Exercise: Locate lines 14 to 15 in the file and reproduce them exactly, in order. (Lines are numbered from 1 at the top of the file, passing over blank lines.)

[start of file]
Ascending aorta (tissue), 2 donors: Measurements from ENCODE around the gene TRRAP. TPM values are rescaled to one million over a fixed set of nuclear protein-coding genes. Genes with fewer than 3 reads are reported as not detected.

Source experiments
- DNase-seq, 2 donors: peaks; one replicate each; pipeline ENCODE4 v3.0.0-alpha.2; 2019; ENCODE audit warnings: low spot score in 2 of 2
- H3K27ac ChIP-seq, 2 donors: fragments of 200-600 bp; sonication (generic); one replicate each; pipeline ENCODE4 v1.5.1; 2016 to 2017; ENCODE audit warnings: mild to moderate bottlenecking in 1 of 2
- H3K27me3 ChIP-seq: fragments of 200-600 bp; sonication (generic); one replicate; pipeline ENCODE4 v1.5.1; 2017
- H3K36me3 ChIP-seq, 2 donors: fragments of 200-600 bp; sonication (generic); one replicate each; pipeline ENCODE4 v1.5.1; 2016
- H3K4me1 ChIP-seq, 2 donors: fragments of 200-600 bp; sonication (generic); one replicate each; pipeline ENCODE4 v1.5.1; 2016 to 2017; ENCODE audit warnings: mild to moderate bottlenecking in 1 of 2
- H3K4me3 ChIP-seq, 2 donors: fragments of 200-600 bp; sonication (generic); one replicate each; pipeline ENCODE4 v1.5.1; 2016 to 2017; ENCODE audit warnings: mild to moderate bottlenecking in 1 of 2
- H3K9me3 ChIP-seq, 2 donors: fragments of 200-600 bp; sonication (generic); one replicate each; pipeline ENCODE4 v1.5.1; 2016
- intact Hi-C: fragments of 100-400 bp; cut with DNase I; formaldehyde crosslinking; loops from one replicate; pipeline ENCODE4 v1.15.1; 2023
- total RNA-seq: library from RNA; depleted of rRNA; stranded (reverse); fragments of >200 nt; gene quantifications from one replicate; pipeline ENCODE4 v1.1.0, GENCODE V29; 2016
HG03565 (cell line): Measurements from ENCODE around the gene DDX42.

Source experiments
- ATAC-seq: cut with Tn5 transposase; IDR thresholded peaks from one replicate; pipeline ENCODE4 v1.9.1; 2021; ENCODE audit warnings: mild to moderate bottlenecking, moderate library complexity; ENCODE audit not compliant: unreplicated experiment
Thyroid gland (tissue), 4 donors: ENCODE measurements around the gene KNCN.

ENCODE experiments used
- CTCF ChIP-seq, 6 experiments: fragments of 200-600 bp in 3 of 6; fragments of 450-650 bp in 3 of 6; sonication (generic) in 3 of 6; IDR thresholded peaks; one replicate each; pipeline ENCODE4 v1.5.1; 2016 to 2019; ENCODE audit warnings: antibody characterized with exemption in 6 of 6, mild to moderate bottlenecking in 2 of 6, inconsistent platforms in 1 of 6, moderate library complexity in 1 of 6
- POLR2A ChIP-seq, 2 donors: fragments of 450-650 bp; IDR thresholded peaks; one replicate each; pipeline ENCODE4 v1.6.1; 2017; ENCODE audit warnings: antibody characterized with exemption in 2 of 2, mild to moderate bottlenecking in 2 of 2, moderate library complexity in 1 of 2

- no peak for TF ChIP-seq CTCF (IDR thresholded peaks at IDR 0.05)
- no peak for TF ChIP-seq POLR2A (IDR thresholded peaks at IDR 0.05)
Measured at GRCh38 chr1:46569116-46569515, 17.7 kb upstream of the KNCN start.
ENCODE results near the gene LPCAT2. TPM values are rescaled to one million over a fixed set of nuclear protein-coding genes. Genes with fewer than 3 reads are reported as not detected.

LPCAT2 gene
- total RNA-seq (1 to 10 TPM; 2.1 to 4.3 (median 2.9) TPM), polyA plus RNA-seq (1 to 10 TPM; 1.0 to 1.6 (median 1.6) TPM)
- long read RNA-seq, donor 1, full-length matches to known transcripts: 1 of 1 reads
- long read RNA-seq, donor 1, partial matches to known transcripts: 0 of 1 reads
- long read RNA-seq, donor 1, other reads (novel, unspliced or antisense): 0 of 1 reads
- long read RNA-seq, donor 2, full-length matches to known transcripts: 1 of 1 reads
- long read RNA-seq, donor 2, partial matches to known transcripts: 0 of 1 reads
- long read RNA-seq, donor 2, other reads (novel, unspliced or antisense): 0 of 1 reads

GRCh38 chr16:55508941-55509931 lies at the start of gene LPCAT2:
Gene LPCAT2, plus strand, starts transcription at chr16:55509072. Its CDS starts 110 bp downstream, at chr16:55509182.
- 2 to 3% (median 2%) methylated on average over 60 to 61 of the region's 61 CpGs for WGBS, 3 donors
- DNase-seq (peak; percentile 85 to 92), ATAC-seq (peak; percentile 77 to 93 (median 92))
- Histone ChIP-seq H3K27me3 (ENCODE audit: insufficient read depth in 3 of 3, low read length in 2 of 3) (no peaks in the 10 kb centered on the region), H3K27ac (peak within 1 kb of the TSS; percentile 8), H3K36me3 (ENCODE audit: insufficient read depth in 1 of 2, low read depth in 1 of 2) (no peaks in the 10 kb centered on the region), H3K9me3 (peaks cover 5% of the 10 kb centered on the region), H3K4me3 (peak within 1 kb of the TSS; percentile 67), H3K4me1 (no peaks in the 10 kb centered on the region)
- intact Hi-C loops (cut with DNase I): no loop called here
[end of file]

- ATAC-seq: cut with Tn5 transposase; IDR thresholded peaks from one replicate; pipeline ENCODE4 v1.9.1; 2021; ENCODE audit warnings: mild to moderate bottlenecking, moderate library complexity; ENCODE audit not compliant: unreplicated experiment
Thyroid gland (tissue), 4 donors: ENCODE measurements around the gene KNCN.